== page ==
2007 International Studebaker Driver’s Club Meet

South Bend, Indiana

6/20/2007 to 6/22/2007

For the first time we made the trek to a SDC club meet. I
left the car at home (I freely admit my cowardice) but we did get to
see a lot of Studebakers. The icing on the cake was the meet
being held in
South Bend.
This is where Studebaker was headquartered and where my car was
built.

 



The
meet lasted a week but I was mainly interested in the
concours and swap meet so we came for the last couple of
days. A full week of this stuff would have sent my
wife and kids over the edge of madness. We also scored
admission to the new

Studebaker Museum
for the week of the meet. Since
the signup was at the museum we hit that first.

Here is the oldest known Studebaker gasoline-powered car
in the world. 1904! Of course the wagons went
back into the 1800’s but I only have room for REAL cars.

I
guess if you show the oldest you have to show the newest.
This is the absolute last Studebaker ever to roll of the
production line. This Cruiser was built March 17, 1966
in Canada.


There
were hundreds of cars at the show. Since I have
41 I am going to favor those. Here is a very
nice 41 Skyway President. This car is very, very long
(18′ or so) and has a huge in-line 8 cylinder engine.



Check
out this 1941 Commander. I wish I had his
chrome.

 


There
were no 41 Champions at the show. But there was a very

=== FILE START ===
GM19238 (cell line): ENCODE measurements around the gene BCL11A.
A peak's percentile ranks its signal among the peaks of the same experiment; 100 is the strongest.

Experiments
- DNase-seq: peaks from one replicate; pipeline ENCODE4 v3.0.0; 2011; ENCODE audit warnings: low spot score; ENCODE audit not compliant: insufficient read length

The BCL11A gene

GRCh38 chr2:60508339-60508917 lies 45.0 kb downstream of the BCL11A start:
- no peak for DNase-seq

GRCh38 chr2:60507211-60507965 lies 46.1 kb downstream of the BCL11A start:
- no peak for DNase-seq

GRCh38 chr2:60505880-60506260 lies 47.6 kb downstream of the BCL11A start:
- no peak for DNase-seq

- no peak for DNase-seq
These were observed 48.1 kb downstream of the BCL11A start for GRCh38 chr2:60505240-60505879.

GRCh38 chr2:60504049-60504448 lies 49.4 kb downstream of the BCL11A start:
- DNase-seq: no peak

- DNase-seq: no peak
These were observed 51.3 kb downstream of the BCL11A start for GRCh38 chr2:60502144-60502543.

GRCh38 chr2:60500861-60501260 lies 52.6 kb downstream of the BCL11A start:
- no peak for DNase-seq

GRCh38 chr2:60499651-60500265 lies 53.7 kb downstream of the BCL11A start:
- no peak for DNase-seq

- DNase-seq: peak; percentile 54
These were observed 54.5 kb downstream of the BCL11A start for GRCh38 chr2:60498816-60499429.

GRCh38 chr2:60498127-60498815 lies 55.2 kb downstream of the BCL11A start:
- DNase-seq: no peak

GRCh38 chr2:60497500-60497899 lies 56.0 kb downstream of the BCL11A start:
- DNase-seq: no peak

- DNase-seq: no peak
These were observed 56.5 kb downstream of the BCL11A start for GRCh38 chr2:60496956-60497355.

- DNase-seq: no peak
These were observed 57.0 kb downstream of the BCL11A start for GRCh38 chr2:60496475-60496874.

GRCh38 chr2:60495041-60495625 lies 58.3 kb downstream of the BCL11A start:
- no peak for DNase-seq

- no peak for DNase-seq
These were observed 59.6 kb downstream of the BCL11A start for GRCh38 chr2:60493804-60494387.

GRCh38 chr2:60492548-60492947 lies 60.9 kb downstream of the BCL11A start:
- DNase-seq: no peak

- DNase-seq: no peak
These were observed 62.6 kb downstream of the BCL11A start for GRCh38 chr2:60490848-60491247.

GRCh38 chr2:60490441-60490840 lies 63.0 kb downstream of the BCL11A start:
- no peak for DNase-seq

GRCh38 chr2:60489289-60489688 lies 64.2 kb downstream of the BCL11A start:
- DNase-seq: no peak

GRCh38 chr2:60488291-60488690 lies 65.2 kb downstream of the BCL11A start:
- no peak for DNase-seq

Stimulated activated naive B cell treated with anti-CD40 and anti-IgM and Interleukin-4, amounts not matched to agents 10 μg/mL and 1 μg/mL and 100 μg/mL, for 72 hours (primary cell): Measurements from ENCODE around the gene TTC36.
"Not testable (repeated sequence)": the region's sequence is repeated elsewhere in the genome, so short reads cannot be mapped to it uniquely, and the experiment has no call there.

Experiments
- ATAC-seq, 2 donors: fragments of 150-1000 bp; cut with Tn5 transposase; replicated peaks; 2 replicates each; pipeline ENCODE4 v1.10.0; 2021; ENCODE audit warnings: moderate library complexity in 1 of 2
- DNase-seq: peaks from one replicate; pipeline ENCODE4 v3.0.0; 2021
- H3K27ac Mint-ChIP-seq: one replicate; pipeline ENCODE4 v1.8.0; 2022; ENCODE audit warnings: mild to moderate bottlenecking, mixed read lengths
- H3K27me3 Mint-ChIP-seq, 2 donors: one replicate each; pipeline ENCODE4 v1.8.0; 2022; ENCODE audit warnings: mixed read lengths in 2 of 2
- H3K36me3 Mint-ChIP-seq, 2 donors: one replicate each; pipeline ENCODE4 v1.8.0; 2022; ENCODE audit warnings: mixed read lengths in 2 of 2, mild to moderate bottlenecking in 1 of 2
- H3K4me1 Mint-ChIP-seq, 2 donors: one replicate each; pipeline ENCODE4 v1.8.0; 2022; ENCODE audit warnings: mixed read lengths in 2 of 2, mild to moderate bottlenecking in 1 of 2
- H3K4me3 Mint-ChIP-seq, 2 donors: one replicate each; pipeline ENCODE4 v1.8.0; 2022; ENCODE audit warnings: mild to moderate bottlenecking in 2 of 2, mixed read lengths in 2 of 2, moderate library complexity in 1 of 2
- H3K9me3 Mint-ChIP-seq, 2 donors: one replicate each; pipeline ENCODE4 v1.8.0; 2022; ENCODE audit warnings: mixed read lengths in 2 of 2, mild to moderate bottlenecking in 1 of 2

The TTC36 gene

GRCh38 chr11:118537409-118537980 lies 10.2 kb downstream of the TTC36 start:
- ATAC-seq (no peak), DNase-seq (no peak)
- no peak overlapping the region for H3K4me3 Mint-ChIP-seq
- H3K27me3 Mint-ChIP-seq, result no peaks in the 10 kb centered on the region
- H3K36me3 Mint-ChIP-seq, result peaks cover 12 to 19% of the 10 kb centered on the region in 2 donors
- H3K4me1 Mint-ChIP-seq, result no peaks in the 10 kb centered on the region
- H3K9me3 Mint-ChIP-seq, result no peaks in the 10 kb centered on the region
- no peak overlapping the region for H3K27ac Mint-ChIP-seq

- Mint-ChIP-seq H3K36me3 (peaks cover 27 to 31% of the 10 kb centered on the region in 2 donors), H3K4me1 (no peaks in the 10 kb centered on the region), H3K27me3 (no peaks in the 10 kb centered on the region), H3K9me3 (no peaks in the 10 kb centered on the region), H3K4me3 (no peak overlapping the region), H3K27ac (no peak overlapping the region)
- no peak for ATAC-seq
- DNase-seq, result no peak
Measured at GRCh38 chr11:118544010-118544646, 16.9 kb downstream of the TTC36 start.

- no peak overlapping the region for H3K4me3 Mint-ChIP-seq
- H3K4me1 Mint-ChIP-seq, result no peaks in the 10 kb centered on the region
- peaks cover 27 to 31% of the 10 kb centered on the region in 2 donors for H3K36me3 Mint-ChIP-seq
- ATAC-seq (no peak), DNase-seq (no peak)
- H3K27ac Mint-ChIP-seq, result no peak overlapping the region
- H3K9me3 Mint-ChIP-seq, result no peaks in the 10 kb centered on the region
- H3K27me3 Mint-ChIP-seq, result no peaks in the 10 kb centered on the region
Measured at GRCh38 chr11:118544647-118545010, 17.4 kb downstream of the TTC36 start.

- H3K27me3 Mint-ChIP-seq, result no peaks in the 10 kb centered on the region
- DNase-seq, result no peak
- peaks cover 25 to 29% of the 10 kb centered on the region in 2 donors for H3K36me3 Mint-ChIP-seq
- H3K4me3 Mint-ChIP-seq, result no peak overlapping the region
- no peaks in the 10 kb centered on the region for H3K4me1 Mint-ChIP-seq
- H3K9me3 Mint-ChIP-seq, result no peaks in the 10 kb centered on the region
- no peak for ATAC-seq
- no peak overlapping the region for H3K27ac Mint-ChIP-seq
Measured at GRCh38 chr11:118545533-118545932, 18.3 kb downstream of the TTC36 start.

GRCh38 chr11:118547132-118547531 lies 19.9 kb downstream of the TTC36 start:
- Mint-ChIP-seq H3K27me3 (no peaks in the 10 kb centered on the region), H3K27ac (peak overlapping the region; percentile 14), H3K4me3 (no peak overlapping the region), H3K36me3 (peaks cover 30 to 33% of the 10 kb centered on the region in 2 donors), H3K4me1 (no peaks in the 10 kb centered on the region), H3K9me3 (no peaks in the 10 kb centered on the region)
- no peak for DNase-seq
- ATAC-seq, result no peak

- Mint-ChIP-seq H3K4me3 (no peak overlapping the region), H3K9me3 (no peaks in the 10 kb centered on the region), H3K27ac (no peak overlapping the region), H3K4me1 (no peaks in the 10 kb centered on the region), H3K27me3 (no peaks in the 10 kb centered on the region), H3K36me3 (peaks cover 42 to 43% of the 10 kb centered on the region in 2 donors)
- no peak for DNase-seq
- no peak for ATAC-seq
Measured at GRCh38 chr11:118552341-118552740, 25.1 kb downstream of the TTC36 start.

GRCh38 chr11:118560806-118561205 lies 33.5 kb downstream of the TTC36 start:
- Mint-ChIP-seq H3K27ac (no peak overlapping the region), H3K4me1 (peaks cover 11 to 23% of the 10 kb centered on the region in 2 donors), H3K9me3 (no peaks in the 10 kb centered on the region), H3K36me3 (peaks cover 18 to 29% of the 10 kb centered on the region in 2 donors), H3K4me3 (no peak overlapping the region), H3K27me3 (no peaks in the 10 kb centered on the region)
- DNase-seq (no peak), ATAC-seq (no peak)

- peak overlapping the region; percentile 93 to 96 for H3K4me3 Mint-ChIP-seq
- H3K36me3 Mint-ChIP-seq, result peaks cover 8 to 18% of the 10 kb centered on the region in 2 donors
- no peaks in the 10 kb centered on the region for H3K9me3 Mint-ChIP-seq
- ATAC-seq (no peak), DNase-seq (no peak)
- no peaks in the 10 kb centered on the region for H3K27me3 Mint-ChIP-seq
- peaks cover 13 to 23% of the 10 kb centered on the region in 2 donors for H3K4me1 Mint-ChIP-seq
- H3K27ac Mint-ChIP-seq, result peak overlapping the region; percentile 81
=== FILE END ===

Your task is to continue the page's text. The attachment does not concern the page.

nice 39. This was the first year for the Champion.

Note the lack of sealed-beam headlights and the running
boards.



Studebaker
would have been a worthwhile car company if the Coupe
Express pickup was the only vehicle they ever built.
This near-perfect example shows why.

 


During
the war Studebaker mostly made Wright aircraft engines under
license. But they also built the


M29 Weasel
. This light amphibious vehicle used the
engine and other parts from my car. It is about the
same size as a Jeep but the tracks up the cool factor.

I really hoped to see one run at the meet. But the two
I saw were both parked.

 


Here
is something you don’t see every day. These very
short-wheelbase trucks were built to deliver mobile homes
without exceeding load-length limits. There were two
of these at the show.

 


Oh
yeah, it was a Packard show as well. Packard and
Studebaker merged

with disastrous results in 1954. This Packard taxi has
the meter and everything.

 



I
also took some pictures of the remaining Studebaker factory buildings in
South Bend. There is a map
at
this site
. This is Body Assembly Building (84 on the map).

It is intact but I heard it is due to be demolished soon.

Here
is the Administration Building (62 on the
map).
This shot shows the CEO’s office in the corner facing the plant complex.
This building is about to be renovated into office space.


This
terra-cotta logo is on the top of the Engineering building (92 on the ).
A parts vendor (SASCO)
is in this building now.


The
Foundry building (85 on the map)is about to fall down and will probably be
demolished soon.

2007 Tri-Zone Meet

4/22/07This is the longest drive I have ever taken in the car. I drove it from Delaware to Marion for a meeting of the Studebaker Driver’s Club. The round trip is about 50 miles. The car ran great, we met a lot of nice people, and I saw a lot of pretty cars.

1937 Dictator street rod

1953 Commander

1955 Champion

1958 Champion

1959 Silver Hawk

1961 Lark

1963 Avanti R2. This car was drop-dead gorgeous…

The Avanti engine. Amazing.

1964 Cruiser